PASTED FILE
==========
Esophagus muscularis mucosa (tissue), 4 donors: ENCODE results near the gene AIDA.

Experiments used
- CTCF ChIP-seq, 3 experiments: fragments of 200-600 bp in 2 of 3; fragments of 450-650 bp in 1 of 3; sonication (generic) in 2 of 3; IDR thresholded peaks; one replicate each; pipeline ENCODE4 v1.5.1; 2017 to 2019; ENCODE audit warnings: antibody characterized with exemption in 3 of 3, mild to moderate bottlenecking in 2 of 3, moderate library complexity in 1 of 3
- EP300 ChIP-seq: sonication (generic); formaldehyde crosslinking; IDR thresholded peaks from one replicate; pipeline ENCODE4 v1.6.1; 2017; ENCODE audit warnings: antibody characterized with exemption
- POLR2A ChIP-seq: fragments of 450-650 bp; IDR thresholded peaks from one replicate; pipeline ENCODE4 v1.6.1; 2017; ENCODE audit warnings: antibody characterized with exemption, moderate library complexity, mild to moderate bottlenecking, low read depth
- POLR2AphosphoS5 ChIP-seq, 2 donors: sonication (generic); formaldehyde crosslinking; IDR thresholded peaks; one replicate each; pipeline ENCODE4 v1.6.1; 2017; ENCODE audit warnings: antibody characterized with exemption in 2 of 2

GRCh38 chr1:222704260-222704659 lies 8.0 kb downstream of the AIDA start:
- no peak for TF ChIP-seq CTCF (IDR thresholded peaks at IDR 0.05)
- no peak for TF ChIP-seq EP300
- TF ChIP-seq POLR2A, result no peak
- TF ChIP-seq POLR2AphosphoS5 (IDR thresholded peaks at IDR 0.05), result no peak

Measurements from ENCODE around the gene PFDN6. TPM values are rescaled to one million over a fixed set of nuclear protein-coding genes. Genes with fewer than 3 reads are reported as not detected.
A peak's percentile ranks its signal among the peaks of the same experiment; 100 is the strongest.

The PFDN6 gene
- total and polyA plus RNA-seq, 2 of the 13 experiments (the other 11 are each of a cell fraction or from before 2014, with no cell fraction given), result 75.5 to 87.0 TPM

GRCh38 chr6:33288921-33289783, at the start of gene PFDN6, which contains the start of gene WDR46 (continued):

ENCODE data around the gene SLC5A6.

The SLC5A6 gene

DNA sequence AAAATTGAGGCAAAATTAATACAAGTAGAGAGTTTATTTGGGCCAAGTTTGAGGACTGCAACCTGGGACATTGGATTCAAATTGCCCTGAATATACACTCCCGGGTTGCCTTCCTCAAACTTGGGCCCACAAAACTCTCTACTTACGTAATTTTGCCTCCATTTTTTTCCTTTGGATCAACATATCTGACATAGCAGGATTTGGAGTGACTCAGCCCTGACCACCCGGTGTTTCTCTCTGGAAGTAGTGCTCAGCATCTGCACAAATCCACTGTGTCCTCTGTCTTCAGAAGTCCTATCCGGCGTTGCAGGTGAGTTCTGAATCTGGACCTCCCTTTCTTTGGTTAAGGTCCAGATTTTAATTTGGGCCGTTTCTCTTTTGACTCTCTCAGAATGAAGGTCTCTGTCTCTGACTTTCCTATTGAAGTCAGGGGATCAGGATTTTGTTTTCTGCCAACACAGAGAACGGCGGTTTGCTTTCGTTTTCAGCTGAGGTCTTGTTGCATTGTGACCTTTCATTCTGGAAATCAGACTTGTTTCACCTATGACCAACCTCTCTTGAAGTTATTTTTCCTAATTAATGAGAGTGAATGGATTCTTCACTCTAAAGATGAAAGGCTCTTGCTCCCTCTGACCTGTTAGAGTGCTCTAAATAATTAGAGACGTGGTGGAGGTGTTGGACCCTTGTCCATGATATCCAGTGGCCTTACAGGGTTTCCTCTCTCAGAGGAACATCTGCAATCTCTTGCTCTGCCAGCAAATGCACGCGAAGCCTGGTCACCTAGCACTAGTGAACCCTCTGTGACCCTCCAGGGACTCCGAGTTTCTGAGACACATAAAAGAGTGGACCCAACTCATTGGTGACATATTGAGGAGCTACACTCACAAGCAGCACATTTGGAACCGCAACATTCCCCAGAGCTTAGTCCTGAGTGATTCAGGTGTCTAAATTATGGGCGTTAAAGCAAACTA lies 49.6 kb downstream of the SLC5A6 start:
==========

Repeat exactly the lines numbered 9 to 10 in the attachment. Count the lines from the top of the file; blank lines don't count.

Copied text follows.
- no peak for TF ChIP-seq EP300
- TF ChIP-seq POLR2A, result no peak